Ghosts in the Machine: CreepyPasta Narration Community Haunts YouTube [INTERVIEW]

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Don’t close your eyes for this, but imagine a single candlestick burning in the dark. Blood haphazardly drips down from some unseen vein, spattering the yellow wax with a mechanical consistency — almost to the beat of a metronome. A voice pipes in, calm and eerie, detailing evil in its many supernatural forms. All the while, the candle continues to flicker, the blood continues to spill and there aren’t any explanations for what you are witnessing. Good thing there is a computer screen separating you from this nightmare, keeping you safe.

Micah Bain turned me onto one of the most fascinating and sinister realms found in the many catacombs of YouTube, and since I am always one to pay it forward, I’m now sharing it with you. Loosely called the “narrative” or “storyteller” genre, the videos in this community are alarmingly simple at being creepy — perfect for the young YouTuber without many resources. Narration videos, particularly the ones created by Mr. Bain and his cohorts, are like the electronic versions of campfire tales: short, scary stories — called creepypasta — told chilling well. Typically, a single image will play on your screen, looped ad nauseum, like that forever-burning candle, while the storyteller haunts your mind with dark fantasy. It’s all like something that Vincent Price’s zombie would dream up.

Through his YouTube account DerpandHerp, Bain, a 15-year-old with a flair for the unsettling, has been spreading word of the creepypasta world (when he’s not gaming, that is). It’s a small community still, but like the Blob of old monsterdom, it’s quickly growing and consuming new fans. So I thought I’d check in with Micah Bain and see what the hell he could tell me about the dark underbelly of vlogging.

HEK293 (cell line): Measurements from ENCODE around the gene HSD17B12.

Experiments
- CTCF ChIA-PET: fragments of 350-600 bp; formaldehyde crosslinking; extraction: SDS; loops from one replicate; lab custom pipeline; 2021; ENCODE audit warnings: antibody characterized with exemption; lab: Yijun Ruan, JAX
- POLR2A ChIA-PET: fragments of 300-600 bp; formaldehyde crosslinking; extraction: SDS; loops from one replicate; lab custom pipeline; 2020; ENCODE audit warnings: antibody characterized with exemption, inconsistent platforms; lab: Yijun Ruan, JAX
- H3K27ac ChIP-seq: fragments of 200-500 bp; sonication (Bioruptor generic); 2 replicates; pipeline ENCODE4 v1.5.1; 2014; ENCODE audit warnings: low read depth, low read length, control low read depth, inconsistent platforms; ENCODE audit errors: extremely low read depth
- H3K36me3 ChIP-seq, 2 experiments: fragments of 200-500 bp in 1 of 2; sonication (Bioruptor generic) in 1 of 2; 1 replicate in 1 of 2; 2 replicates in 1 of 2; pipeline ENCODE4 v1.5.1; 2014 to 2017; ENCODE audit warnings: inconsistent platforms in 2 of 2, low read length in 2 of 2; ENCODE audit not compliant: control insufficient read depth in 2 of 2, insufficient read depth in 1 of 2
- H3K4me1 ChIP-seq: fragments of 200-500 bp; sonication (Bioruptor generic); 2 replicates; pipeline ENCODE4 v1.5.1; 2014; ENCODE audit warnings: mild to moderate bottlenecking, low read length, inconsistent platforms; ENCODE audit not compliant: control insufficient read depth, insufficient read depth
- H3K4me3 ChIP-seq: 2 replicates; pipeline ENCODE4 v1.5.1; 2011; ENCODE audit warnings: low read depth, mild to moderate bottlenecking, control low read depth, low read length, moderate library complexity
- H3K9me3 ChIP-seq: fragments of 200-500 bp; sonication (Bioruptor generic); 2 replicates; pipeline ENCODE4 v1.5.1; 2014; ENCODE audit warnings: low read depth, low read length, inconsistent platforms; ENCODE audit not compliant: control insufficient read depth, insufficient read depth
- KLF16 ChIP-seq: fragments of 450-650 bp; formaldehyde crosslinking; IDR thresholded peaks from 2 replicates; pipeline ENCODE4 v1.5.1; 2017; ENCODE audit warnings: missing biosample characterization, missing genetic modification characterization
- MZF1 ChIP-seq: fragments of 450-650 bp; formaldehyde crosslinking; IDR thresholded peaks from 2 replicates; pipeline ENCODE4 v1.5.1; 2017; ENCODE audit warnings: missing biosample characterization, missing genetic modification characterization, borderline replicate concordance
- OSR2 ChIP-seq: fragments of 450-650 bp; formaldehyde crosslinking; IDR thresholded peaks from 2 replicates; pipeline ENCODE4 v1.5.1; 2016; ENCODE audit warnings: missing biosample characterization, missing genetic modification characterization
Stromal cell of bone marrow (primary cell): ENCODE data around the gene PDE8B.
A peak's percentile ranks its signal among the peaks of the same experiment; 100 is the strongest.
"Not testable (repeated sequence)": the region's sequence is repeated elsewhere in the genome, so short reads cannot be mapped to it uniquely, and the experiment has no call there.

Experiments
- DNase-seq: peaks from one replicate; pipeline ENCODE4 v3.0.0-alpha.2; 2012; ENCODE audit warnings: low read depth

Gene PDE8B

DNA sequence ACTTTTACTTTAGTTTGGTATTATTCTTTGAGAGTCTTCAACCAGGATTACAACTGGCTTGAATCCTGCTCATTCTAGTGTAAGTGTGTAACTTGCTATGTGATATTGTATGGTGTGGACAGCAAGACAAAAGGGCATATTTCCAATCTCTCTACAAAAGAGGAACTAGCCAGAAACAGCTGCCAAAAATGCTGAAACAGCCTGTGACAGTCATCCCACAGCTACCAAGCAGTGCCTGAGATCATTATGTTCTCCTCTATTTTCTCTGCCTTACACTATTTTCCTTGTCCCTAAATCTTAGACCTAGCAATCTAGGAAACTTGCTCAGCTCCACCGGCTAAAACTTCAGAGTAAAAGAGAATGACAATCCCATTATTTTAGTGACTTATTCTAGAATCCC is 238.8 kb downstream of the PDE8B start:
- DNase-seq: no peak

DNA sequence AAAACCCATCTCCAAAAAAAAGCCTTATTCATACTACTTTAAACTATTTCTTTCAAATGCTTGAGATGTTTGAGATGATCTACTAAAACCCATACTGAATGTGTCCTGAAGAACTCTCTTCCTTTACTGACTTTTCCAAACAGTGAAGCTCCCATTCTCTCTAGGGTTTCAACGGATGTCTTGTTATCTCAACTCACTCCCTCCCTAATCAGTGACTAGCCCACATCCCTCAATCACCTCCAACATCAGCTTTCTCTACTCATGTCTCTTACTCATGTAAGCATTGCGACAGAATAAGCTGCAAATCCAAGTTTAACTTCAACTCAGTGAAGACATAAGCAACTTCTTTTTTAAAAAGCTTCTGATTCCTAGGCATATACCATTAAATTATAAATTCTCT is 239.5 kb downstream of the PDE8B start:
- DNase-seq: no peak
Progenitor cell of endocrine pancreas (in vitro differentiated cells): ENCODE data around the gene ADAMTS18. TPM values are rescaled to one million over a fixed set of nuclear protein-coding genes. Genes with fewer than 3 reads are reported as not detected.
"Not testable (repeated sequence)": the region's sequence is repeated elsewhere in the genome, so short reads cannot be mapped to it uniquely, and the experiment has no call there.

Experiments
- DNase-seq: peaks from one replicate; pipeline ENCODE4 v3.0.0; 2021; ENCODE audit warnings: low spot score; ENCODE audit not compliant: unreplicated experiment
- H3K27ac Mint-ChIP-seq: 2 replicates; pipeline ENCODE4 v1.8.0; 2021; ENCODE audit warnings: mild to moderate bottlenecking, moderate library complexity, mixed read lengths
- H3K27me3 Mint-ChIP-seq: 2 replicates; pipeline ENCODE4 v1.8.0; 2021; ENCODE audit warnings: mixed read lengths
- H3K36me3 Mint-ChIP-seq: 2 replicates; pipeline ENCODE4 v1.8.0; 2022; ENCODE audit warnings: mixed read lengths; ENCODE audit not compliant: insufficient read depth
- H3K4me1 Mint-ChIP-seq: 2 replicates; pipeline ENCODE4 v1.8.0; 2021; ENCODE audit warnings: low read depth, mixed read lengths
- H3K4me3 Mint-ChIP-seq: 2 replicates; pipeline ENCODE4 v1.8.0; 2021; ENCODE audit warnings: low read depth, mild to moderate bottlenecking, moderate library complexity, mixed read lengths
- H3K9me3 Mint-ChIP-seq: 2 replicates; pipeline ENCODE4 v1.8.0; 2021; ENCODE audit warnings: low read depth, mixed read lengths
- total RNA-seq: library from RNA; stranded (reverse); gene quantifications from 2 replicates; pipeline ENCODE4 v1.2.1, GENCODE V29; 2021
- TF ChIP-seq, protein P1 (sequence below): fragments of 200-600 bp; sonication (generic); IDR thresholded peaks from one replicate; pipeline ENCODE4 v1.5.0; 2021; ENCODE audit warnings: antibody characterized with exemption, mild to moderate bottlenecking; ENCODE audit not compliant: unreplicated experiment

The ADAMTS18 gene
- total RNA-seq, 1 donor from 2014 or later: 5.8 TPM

How did you get involved with the narrative YouTube genre?

Micah Bain: In the boring end of August last year, I had a lot of time on my hands, and I stumbled upon this thing called “Creepypasta.” I was hooked almost immediately. I would sit on Skype and read these stories to my friends, and they loved it. Now, I had already had a channel with about 200 subscribers where I only made gaming videos (original, right?), and decided that maybe since my friends enjoyed it maybe my few subscribers would enjoy it. It was very easy to make since I only had a netbook at the time of starting these kinds of videos. I have since then grown to be one of the few successful (at least I consider it successful) YouTubers doing this.

Why do you feel the genre is so important to people?

A lot of people don’t like to stay on the same page for very long, and since we are just reading stories to them they can just open another window and continue listening while going on their normal routine. A few people refuse to just listen to a video, so some narrators have begun to put some sort of visual stimulant on their video, which is basically just adding special effects to stock footage. The stories within themselves are very thought-provoking and people just gobble it up like turkeys.

What are some of the other narrative worlds out there on YouTube like creepypasta (but not scary) and are you involved in any of them?

I have seen a few channels that upload their own readings of entire novels to their channels. I tried to start a series like that, but couldn’t get into it as much, so I just deleted it. Some people love it, though, so I wouldn’t say it’s not out there.

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